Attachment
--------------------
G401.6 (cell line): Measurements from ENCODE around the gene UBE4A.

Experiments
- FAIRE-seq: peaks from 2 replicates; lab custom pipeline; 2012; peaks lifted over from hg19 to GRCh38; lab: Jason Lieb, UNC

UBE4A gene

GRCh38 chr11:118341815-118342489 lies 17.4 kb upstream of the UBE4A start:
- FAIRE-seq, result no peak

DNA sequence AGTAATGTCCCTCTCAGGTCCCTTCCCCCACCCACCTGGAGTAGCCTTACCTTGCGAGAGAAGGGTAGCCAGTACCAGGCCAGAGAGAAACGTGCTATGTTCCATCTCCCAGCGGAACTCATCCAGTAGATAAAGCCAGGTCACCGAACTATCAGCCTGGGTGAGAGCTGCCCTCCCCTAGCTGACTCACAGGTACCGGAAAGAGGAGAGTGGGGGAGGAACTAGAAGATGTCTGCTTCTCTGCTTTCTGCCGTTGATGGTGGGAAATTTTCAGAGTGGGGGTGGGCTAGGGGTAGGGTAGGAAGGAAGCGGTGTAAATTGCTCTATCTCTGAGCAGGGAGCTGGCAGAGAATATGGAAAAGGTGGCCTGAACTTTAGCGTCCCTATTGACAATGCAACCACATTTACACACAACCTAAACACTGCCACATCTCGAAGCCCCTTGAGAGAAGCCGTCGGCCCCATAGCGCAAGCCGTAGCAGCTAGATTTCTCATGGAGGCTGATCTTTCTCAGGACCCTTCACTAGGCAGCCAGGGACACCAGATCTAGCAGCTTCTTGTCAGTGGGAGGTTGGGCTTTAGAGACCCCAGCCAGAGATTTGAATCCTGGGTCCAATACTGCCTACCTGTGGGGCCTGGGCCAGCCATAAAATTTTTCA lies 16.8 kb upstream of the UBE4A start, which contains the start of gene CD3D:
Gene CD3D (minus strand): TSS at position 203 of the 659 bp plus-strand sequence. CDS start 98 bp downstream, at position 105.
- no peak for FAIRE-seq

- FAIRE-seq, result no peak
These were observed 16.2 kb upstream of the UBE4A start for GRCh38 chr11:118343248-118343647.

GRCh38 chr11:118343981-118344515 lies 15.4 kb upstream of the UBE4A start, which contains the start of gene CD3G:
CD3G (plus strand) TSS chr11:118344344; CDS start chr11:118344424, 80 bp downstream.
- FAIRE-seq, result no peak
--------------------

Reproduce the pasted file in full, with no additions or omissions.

G401.6 (cell line): Measurements from ENCODE around the gene UBE4A.

Experiments
- FAIRE-seq: peaks from 2 replicates; lab custom pipeline; 2012; peaks lifted over from hg19 to GRCh38; lab: Jason Lieb, UNC

UBE4A gene

GRCh38 chr11:118341815-118342489 lies 17.4 kb upstream of the UBE4A start:
- FAIRE-seq, result no peak

DNA sequence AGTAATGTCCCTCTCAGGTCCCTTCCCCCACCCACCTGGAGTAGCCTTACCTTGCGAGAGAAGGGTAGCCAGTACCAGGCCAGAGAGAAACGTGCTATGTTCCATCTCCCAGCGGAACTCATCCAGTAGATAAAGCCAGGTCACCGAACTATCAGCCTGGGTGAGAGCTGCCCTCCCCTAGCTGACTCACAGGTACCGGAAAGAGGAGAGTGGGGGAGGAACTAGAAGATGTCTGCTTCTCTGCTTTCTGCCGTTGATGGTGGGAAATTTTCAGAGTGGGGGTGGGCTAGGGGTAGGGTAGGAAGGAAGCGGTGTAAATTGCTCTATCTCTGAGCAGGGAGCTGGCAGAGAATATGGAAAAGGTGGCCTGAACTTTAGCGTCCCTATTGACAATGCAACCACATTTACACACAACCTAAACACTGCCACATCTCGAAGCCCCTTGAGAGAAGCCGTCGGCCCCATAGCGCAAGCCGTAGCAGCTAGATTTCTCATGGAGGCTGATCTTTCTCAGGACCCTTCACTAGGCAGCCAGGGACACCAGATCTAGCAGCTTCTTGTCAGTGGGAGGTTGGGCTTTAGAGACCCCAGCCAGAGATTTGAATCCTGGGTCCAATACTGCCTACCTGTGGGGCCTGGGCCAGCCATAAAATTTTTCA lies 16.8 kb upstream of the UBE4A start, which contains the start of gene CD3D:
Gene CD3D (minus strand): TSS at position 203 of the 659 bp plus-strand sequence. CDS start 98 bp downstream, at position 105.
- no peak for FAIRE-seq

- FAIRE-seq, result no peak
These were observed 16.2 kb upstream of the UBE4A start for GRCh38 chr11:118343248-118343647.

GRCh38 chr11:118343981-118344515 lies 15.4 kb upstream of the UBE4A start, which contains the start of gene CD3G:
CD3G (plus strand) TSS chr11:118344344; CDS start chr11:118344424, 80 bp downstream.
- FAIRE-seq, result no peak